India's hopes of winning the Coca-Cola Cup in Sri Lanka were dealt a crushing blow at the Premadasa International Stadium on Thursday when the Clear Black Caps defeated them by 67 runs.
India still have a chance of qualifying for the final on August 5, but, to be sure, they need to win their remaining three games and hope that Sri Lanka defeat New Zealand at the Sinhalese Sports Club next week. If they win just two then they are reliant on the vagaries of net run rates and the Kiwis losing all their remaining games.
This seems unlikely after another fighting team performance by New Zealand today. Fresh from their demoralising defeat yesterday and with their captain laid low with a stomach bug, plus a number of other players feeling wheezy, they won the match despite scoring the lowest total of the tournament batting first so far.
Sourav Ganguly's decision to field first after the delayed start this morning raised eyebrows, but it looked to have been an inspired decision when New Zealand slipped to 143 for seven in the 36th over of their innings.
But Dion Nash, back in the side having recovered from the stomach bug, rescued the innings with 42 from 56 balls. Adding 43 runs for the eighth wicket with Daniel Vettori (19) he carried the Kiwis to the psychological 200 mark.
Required to score 201 for victory, Sourav Ganguly returned to his normal opening slot and choose Virender Sehwag as his partner. They started disastrously, losing both VVS Laxman and Ganguly within the first three overs - the Indian captain trapped lbw by an inswinger from Kyle Mills and Laxman bowled off the inside edge, as he wafted carelessly away from his body.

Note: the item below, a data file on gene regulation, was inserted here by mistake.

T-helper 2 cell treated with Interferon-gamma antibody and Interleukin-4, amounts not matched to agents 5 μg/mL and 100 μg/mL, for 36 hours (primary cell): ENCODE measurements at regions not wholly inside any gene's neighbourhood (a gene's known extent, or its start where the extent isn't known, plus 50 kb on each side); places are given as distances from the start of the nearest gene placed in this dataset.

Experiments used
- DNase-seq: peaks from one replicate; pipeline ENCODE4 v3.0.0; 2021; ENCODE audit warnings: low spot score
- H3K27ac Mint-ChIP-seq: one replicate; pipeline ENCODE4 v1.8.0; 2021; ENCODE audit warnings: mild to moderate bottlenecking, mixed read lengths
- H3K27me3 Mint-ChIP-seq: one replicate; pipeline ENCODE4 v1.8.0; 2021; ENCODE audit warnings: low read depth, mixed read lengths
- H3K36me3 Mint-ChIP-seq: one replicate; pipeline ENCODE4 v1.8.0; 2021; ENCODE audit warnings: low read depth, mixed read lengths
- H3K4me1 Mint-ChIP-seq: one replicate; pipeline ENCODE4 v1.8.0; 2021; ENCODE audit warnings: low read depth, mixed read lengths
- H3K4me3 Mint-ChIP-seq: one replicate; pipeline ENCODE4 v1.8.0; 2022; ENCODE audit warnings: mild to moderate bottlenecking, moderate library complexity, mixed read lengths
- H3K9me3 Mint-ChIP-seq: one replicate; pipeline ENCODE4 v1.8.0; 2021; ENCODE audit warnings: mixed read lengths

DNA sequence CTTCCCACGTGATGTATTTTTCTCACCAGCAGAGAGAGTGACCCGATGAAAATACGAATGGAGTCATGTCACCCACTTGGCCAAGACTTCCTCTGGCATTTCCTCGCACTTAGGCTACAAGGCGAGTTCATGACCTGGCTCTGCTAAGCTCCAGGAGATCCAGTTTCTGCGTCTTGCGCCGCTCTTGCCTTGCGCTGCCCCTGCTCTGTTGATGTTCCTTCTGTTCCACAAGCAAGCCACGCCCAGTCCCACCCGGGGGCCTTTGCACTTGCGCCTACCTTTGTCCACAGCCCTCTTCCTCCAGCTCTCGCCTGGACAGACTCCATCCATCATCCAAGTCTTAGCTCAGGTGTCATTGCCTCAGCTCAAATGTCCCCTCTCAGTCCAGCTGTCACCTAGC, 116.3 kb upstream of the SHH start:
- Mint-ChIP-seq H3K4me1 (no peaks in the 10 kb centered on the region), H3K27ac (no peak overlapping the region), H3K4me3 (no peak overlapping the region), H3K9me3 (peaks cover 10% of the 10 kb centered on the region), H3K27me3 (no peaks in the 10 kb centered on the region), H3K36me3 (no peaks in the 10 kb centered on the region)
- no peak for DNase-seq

Rahul Dravid (27) and Sehwag (33) bolstered Indian hopes with a 50-run partnership in 13 overs. Dravid was his normal silky self and was batting in an assured manner, whilst Sehwag was impressive. Similar in build and style to Sachin Tendulkar - a player they miss so obviously and greatly - he forced through the covers for consecutive fours and clipped dismissively over mid-wicket.
Daniel Vettori, however, came on to bowl and broke through in a fortuitous manner. Dravid drove powerfully back to the bowler and the quick-witted spinner fielded. Aware that Sehwag was momentarily stranded having backed up, he rolled over and flicked the ball onto the stumps.
Two overs later Hemang Badani self destructed and charged down the wicket to sky a running catch to the bearded Craig McMillan at mid off. India were 66 for four.
Returned to the middle order position that brought him initial success, but scant rewards thereafter, Yuvraj Singh (27) finally started to strike the ball with the power that makes him so exciting and his recent failures so frustrating.
Yuvraj added 33 with Dravid and fresh life was being breathed into the innings, when Dravid flicked lazily across the line, only to miss the ball and see it bounce off pad onto the stumps.
Dravid's dismissal singled the end and, as dark clouds hung over this sparsely attended concrete stadium, India's batsmen wilted, losing their last five wickets for 23 runs.
Earlier, the Kiwi top order made full use of the fielding restrictions, racing to 82 for one in the first 15 overs. The introduction of the slower bowlers quickly quelled that run rate though.
Ganguly bowled from the Maligawatte End and had Matthew Sinclair (36) caught at mid on, whilst Harbhajan Singh probed diligently from the Khettarama End. Jacaob Oram (40) won the first round when he smashed the off spinner for 12 in his second, but Harbhajan won the contest as he was caught at slip while trying to reverse sweep.
The New Zealand middle order spluttered along without ever firing. Wickets were lost steadily and the run scoring plummeted to barely three per over until Dion Nash found a willing partner in Daniel Vettori. It turned out to be the partnership that turned the game.